Virginia cotton requires a thrips control product at planting to preserve yield and avoid maturity delays. This is especially true since the arrival of tarnished plant bugs. Any maturity delay early-season will likely magnify plant bug injury. Cotton planted at the end of April and first week of May has put on 1-2 true leaves. It is time to scout for thrips injury and make foliar applications when necessary.
Levels of injury to cotton seedlings rated from ‘0’ (no damage) to ‘5’ (dead terminal
or plant) from thrips. Injury at ‘2-3’ or above approximates a threshold for intervention with an
insecticide application. (Photo and caption from Kerns et al., 2018)
Using a seed treatment alone will likely require a foliar spray based on research from the Tidewater AREC. In-furrow aldicarb and in-furrow imidacloprid with a seed treatment should not need a foliar spray. Scout cotton planted with in-furrow imidacloprid alone and determine if a foliar application is necessary (often it is not – saving you time and money).
All cotton planted in Virginia is under high risk for thrips injury. NCSU prediction model shows risk increasing in later-planted cotton. This model was highly accurate in 2018.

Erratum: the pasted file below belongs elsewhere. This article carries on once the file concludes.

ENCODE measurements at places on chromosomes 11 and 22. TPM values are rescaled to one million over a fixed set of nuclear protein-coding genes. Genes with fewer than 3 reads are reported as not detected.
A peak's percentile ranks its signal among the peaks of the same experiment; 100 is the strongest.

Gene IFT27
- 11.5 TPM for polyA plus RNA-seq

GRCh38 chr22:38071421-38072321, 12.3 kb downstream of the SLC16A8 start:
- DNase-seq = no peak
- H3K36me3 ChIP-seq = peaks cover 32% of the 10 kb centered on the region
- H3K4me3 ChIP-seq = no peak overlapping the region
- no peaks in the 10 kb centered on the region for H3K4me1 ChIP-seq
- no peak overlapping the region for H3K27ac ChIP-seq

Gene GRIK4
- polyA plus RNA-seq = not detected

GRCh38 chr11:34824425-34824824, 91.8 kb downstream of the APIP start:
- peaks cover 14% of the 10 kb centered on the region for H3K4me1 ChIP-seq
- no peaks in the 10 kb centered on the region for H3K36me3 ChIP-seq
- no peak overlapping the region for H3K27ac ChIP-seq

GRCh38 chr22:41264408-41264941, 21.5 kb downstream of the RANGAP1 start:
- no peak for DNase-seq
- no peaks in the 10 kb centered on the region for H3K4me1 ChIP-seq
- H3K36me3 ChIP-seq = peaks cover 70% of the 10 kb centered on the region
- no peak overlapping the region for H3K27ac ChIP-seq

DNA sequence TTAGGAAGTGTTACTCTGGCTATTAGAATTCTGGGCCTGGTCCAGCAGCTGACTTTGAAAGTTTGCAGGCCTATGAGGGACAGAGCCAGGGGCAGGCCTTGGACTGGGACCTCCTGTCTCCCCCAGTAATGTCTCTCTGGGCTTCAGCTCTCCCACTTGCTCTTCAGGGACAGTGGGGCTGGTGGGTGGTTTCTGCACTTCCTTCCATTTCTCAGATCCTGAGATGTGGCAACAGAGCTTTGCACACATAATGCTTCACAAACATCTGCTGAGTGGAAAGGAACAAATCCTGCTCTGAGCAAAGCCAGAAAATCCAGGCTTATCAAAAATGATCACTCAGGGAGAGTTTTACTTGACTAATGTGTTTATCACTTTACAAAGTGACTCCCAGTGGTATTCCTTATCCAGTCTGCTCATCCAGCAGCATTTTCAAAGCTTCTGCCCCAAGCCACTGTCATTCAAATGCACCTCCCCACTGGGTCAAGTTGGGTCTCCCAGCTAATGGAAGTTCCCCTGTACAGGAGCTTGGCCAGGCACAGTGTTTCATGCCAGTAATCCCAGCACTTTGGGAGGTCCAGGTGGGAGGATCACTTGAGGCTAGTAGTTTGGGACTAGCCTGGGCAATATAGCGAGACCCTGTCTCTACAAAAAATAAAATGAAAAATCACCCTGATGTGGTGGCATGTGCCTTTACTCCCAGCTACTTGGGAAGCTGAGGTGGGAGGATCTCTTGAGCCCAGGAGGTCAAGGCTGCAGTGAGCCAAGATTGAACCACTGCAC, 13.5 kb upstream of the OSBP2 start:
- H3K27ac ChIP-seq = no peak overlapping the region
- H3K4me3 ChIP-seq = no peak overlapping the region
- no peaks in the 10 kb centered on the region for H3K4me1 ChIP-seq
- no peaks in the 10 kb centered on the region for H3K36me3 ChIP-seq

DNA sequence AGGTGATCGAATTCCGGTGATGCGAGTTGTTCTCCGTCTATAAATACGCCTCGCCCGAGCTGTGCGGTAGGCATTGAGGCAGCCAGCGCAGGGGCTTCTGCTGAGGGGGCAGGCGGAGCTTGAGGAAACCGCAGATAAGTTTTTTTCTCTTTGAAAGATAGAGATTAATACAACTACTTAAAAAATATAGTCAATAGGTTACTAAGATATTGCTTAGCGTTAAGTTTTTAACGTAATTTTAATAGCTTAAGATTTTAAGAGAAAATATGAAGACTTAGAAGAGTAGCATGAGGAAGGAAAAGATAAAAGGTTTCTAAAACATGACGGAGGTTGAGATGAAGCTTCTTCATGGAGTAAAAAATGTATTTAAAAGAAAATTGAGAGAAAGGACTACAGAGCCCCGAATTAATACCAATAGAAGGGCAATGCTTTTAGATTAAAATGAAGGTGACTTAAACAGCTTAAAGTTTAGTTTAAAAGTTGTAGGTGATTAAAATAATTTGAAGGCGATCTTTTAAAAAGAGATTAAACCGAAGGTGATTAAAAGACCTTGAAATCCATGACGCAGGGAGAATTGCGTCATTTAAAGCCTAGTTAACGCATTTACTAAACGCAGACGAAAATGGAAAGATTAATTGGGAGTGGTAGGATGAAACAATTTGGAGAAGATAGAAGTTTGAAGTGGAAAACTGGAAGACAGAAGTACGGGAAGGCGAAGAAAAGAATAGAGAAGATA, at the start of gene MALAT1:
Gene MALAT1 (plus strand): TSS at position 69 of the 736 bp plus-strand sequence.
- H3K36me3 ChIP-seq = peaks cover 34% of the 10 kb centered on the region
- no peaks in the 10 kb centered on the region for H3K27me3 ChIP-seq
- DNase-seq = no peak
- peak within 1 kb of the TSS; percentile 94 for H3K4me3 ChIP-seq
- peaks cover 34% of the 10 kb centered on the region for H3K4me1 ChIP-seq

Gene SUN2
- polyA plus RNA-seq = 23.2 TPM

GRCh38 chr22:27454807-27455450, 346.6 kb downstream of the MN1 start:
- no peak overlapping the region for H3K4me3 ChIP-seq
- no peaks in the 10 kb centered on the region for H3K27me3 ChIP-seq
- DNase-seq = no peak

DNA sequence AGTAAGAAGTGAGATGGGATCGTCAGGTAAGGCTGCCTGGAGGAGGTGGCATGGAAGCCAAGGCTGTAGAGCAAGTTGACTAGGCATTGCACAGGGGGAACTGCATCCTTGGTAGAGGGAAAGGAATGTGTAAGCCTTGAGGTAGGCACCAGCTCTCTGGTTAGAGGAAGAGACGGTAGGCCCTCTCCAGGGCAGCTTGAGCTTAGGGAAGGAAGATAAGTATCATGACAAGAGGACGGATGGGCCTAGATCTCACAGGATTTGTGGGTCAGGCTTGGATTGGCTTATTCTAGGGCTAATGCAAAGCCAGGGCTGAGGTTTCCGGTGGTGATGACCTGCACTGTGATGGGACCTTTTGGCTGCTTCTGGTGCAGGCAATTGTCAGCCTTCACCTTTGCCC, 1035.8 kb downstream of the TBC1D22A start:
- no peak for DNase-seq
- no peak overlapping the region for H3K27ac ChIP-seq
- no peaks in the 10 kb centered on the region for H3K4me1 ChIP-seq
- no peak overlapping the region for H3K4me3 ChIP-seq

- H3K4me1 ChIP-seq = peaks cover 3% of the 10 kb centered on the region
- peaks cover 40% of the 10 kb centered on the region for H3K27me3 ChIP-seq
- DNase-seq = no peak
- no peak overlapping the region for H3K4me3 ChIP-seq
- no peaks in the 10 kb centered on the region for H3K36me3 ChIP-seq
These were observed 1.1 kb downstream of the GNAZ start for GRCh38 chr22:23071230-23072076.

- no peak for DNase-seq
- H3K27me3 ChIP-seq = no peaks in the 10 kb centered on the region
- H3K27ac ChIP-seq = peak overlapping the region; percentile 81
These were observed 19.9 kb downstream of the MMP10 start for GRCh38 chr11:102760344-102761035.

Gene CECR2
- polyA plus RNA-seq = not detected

Tips for foliar applications: Consider plant-date and growing conditions. Cotton planted late-May into warm soil may not need a foliar spray. Do not apply foliar acephate if plants are growing fast with no to minimal thrips injury. Thrips injury is likely for all cotton planted in Virginia and risk will be high until plants are no longer susceptible. The three diagrams below from the NCSU model show when seedling susceptibility declines based on planting date (May 1, May 8, May 15). The blue line on these diagrams shows you when risk for thrips injury is highest.
Spraying is most effective when the first leaf is the size of a pencil tip to a mouse ear. I recommend a 6-8 oz. rate of acephate. Several scenarios may be responsible for reduced efficacy of sprays:
1. Rain. Acephate is not a rain fast product. Consider reapplying if necessary.
2. Resistance. Acephate at 3 oz. per acre has become less effective in spray tests. Rotate to Radiant if another spray is required or use a higher rate.
3. Species composition. Tobacco thrips are most common in VA, but western flower thrips can co-infest. Acephate is less effective on this species. Rotate to Radiant if another spray is required.
As always, call/text/email me with any questions. Good luck and happy planting!
Large aphids populations have been observed in alfalfa this year following insecticide applications targeting alfalfa weevil. If you haven’t scouted for alfalfa weevil in Virginia, you should. See the bottom of this post for a weevil summary.